Petitioner is advised that in his motion to amend the petition he should address the "relation back" requirement of Rule 15(c) of the Federal Rules of Civil Procedure. Where a petitioner seeks to add a new claim to his habeas petition after the expiration of the statute of limitations*fn2 , he is required to show that the proposed amendment "relates back" to the claims in the original petition. Fama v. Commissioner of Corr. Servs., 235 F.3d 804, 816 (2d Cir. 2000) ("[W]e hold that Rule 15(c) [of the Federal Rules of Civil Procedure] applies to [28 U.S.C.] § 2254 petitions for habeas corpus."). An amendment relates back if the claim that is sought to be added "arose out of the conduct, transaction, or occurrence set forth" in the original petition. FED. R. CIV. P. 15(c)(1)(B).*fn3 The Supreme Court recently has circumscribed the definition of Rule 15(c)'s "conduct, transaction, or occurrence" in the habeas context, holding that it cannot be read to encompass a petitioner's state-court criminal "trial, conviction, or sentence." See Mayle v. Felix, 545 U .S. 644, 656 (2005). According to the Mayle court, to hold otherwise would mean that "virtually any" proposed amendments to a habeas petition would "relate back" for purposes of Rule 15(c), since "federal habeas claims, by their very nature, challenge the constitutionality of a conviction or sentence, and commonly attack proceedings anterior thereto." Id. at 657 (citation omitted). Instead, the Supreme Court determined that "relation back will be in order" provided that "the original and amended petitions state claims that are tied to a common core of operative facts." Id. A proposed amendment, however, will not "relate back" to the date of the original petition "when it asserts a new ground for relief supported by facts that differ in both time and type from those the original pleading set forth." Id. at 2566.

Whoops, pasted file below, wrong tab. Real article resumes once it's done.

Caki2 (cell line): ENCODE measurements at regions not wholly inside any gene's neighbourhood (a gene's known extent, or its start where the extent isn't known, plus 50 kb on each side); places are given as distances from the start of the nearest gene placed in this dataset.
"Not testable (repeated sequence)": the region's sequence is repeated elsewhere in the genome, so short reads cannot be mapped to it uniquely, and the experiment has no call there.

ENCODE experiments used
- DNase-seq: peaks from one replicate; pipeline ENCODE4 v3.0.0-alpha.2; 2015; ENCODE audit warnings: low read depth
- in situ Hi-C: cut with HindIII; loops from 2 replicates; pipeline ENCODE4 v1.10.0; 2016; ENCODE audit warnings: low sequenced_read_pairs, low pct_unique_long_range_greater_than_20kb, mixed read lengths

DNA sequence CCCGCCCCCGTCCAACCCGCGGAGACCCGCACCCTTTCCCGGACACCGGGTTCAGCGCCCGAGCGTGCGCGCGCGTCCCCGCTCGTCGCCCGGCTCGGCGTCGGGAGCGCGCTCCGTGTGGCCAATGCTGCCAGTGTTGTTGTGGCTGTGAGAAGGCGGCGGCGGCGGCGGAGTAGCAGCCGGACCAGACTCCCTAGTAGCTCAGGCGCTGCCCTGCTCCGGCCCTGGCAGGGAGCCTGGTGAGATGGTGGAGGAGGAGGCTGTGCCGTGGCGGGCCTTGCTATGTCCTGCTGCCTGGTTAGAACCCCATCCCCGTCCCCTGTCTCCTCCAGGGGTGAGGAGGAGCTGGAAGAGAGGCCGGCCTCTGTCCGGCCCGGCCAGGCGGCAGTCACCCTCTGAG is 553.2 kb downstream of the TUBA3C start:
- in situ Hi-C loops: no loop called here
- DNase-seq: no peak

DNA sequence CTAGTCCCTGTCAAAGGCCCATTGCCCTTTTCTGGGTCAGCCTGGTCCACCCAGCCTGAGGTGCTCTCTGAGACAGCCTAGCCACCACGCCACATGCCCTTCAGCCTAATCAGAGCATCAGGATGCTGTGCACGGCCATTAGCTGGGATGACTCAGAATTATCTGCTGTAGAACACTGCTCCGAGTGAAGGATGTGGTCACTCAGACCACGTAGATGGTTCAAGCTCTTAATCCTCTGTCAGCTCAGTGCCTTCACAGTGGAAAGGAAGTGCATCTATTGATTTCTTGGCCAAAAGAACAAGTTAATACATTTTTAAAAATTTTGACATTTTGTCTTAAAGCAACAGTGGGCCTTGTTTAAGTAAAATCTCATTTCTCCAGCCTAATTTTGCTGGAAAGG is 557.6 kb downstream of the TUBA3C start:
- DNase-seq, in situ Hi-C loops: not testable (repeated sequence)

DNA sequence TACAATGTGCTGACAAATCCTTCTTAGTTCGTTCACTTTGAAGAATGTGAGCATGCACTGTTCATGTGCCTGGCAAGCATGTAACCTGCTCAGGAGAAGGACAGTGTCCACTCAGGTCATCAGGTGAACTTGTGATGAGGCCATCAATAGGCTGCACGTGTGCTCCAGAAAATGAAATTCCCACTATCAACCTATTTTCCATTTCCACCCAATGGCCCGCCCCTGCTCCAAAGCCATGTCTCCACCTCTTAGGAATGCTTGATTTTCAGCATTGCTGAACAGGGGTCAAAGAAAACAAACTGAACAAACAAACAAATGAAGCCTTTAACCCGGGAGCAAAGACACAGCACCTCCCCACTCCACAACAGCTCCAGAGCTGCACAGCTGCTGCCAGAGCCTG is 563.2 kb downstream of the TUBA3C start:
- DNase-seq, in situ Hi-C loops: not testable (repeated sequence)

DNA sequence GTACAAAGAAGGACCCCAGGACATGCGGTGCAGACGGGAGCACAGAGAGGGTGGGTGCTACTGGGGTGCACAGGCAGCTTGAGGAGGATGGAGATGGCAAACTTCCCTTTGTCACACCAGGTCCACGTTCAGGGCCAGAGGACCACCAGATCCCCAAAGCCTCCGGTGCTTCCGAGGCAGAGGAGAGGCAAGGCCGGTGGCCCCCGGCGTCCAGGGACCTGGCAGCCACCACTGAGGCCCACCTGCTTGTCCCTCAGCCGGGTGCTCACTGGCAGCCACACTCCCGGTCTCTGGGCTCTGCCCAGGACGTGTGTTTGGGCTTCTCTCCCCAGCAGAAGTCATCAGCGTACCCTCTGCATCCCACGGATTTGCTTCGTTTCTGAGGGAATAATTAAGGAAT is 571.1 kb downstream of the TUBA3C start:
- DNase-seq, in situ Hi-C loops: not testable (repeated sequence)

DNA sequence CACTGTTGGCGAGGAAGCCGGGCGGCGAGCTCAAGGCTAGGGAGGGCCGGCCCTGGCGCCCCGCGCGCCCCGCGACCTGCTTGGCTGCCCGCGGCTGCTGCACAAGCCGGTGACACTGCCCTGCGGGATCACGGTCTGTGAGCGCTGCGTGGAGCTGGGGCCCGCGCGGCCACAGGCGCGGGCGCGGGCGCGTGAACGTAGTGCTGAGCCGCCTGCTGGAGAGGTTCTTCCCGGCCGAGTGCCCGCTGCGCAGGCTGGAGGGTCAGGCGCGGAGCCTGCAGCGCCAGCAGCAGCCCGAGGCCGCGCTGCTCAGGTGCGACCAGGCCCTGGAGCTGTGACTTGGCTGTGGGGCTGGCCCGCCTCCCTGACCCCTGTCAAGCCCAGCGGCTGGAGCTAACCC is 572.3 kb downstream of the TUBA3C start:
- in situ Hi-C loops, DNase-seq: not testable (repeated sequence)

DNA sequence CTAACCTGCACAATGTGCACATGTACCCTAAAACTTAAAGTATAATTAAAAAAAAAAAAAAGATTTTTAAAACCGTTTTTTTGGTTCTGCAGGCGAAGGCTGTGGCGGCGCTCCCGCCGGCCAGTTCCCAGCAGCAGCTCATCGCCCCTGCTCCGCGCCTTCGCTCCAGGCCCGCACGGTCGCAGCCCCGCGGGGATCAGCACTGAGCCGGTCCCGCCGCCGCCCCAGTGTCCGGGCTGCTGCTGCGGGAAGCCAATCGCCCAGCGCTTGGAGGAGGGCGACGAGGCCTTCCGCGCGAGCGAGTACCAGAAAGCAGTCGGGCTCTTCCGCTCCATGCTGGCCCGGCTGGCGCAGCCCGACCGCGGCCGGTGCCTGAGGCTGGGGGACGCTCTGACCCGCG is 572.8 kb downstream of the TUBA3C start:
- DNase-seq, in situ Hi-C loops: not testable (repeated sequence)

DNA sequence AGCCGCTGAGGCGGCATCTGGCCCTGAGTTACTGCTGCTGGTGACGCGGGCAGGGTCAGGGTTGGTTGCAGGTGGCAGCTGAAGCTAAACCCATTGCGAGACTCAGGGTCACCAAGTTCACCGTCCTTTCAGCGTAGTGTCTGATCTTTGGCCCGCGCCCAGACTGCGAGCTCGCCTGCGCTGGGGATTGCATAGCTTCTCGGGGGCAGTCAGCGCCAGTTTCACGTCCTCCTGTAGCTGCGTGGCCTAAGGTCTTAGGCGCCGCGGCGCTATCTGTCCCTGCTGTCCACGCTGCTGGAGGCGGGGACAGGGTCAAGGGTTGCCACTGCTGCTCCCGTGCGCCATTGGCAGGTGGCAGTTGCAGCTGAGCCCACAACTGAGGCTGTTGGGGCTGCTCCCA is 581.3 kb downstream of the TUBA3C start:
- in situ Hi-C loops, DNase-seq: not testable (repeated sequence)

In addition to his motion to amend attaching a proposed amended petition, Johnson must re-file his motion for a stay. He should be aware that in Rhines v. Weber, 544 U.S. at 277, the Supreme Court limited the district courts' approval of stay requests to those situations where there is both a showing by petitioner of "good cause" for the petitioner's failure to exhaust the claims in state court prior to bringing the federal habeas corpus petition and that the unexhausted claims are not "plainly meritless." Id. at 277.*fn4 When Johnson submits his new motion for a stay, he should address (1) whether there was "good cause" for petitioner's failure to exhaust the new claims; (2) whether the claim "relates back" to the originally pled claims, see Mayle v. Felix, 545 U.S. 644 (2005); and (3) whether the new claim is "potentially meritorious" on federal habeas corpus review). See, e.g., Faden v. Annetts, 05 Civ. 1850 (BSJ) (DF), 2005 WL 1765714 (S.D.N.Y. July 26, 2005) (denying request for stay without prejudice to renew upon a showing of "good cause", that the proposed claims "relate back", and that the new claims are "potentially meritorious").
Because Johnson has thus far failed to show both "good cause" for the failure to exhaust and that the new claim is "potentially meritorious," Johnson's request for a stay of these proceedings with respect to any unexhausted claim must be denied without prejudice at this time. The Court points out that this Order does not in any way limit petitioner's ability to begin to pursue any state court remedies that may be available to him with regard to his insufficiency-of-the-evidence claim independent of his habeas petition. He is advised, however, that he ...